For instance: If “12 Years” needed 23 votes to be nominated and got 46, it really only required 50 percent of each of its votes to secure a slot. So on every ballot that included the film in the top spot, 50 percent of the vote would be shifted to the film ranked second on that ballot. If it got, say, 20 percent more votes than it needed, then that percentage would be shifted to the No. 2 choice on each “12 Years” ballot.
If the No. 2 choice was no longer in the running because the film didn't get any No. 1 votes and was already eliminated, or conversely because it had already secured a nomination, the accountants would go to the ballot's highest-ranked film still in play.
This year, said Britton, two of the three films that clinched first-round nominations also went into surplus.
Once the surplus votes were reallocated, one more film passed the magic number to become the fourth nominee. (Most likely, it was drawn from “Captain Phillips,” “Her,” “Nebraska” and “The Wolf of Wall Street.”)
STEP 3: Redistribution
At this point, any film picked No. 1 on fewer than one percent of the ballots cast is eliminated. Of the 27 films still in play after the first four films secured nominations, Britton said that 14 fell below the 1 percent line.
Ballots for those 14 films were then reallocated, with their votes going to each critic's No. 2 choice. Again, if that second choice had already been eliminated or had already secured a nomination, the vote would have gone to the highest-ranked film still in the running. If none of the 13 films remaining in contention were listed on the voter's ballot, that ballot was discarded.
STEP 4: The 5 Percent Rule
Once the less-than-1-percent ballots were reallocated, every film that had more than 5 percent of the vote became a best-picture nominee. Every film with less than that did not.
When CMM ran those numbers, four more films crossed the 5 percent threshold to raise the number of nominees to eight. The remaining nine films fell between 1 percent and 5 percent, and were not nominated.
CMM wouldn't reveal which two nominees would have missed the cut under the Oscar system, though the three contenders with the fewest overall nominations were “Dallas Buyers Club,” “Saving Mr. Banks” and “Inside Llewyn Davis.”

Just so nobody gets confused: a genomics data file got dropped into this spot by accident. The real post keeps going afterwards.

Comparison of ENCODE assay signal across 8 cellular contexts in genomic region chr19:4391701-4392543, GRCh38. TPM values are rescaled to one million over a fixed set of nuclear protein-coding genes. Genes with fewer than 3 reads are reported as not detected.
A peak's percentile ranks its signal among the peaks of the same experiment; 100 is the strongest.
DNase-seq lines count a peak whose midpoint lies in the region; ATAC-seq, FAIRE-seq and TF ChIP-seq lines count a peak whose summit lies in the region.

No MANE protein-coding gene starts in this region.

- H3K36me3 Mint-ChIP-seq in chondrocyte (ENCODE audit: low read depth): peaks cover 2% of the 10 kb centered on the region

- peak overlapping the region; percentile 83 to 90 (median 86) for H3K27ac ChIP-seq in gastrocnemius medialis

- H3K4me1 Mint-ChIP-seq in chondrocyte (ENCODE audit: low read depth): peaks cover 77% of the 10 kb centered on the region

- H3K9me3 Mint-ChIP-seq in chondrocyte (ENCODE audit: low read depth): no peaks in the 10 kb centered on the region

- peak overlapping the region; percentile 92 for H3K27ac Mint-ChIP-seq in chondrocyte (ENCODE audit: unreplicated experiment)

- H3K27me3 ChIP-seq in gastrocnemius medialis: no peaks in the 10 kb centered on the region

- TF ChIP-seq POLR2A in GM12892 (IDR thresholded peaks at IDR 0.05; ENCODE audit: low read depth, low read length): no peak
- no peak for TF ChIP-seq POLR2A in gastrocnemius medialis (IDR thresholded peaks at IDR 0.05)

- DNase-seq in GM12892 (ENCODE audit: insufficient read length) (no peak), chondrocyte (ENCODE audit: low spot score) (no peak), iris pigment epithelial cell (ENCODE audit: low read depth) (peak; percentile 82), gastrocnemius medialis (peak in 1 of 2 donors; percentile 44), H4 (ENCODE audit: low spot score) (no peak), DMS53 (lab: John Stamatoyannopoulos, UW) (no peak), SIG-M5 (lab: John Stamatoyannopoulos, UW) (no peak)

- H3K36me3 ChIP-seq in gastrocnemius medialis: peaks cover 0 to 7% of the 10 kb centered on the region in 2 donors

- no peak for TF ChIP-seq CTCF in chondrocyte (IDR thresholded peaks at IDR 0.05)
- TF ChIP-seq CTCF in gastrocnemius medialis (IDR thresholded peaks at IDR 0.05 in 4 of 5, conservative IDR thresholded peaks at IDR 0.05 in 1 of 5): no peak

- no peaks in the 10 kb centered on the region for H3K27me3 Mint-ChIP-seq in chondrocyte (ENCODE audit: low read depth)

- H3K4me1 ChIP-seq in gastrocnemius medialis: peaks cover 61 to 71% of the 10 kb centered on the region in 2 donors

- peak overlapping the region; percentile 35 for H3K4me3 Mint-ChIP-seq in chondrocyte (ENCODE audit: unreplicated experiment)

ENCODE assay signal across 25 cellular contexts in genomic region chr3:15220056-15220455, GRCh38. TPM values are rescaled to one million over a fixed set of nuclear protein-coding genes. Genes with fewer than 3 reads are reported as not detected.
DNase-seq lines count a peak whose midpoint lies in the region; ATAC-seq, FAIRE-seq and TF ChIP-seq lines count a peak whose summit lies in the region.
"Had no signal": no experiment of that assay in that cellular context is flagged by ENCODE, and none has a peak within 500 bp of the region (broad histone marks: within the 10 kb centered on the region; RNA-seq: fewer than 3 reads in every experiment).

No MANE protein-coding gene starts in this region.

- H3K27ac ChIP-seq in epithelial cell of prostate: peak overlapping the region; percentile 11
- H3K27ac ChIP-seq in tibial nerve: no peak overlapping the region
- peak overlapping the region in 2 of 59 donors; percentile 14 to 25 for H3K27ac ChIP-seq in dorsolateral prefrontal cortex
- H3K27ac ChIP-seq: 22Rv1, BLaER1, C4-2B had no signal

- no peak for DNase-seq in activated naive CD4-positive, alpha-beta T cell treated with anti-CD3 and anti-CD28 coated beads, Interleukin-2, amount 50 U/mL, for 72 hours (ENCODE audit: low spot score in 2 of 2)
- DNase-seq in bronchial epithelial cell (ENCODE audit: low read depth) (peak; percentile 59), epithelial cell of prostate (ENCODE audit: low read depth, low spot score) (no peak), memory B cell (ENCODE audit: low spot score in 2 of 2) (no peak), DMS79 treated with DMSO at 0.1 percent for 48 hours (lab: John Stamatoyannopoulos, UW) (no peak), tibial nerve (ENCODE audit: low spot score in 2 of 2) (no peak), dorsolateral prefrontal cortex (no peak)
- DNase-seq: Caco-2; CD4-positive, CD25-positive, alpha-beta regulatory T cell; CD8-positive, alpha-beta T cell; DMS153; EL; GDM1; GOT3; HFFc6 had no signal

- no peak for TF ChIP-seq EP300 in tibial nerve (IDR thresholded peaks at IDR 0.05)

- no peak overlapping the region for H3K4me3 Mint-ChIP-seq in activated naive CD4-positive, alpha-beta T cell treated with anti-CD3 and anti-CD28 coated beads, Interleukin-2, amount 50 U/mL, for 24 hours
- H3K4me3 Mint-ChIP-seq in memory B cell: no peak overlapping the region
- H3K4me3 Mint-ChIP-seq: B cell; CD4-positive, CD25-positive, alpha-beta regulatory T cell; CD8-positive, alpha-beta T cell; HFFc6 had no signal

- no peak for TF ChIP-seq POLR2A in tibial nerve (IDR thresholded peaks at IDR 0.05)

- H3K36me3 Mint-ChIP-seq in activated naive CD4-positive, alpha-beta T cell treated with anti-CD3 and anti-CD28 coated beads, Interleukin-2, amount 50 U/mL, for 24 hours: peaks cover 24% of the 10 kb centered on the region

The variable system also produces a “no man's land” of ballots whose first choices received between 1 percent and 5 percent of the vote. Under the old system used by the Academy to produce a full 10 nominees, most of those ballots would have been redistributed during numerous subsequent rounds of re-allocation, and almost all voters would eventually contribute to the selection of at least one film.
Under the current system, though, the only ballots that undergo redistribution are the ones whose first choice triggers the suplus rule, and the ones whose top pick falls below 1 percent — in other words, votes for the most popular films, and for the least popular.
In 2011, TheWrap ran a simulation that suggested as many as 28 percent of the ballots could fall into this category, and be discarded without influencing the final slate of nominees. But then-AMPAS executive director Bruce Davis said that his simulations suggested that the number of “wasted” ballots would be far less than that.
In the Critics’ Choice reallocation, though, Britton said that 35 percent of the ballots would have ended up in that category.
Of the 31 films that received first-place votes, here's the breakdown:
First-round nomination, redistributed under surplus rule: 2 films
First-round nomination, no redistribution: 1 film
Second-round nomination: 1 film
Third-round nomination: 4 films
Not nominated, not redistributed: 9 films
Fell below one precent, redistributed: 14 films
Will the Academy's numbers play out the same way? Or will AMPAS voters nominate one more film than our simulation suggests, as it did the last two years?
We'll find out when Oscar nominations are announced on Jan. 16. And about 12 hours after the Academy announces its nominees that morning, the Critics’ Choice Movie Awards ceremony will take place in Santa Monica and air on the CW.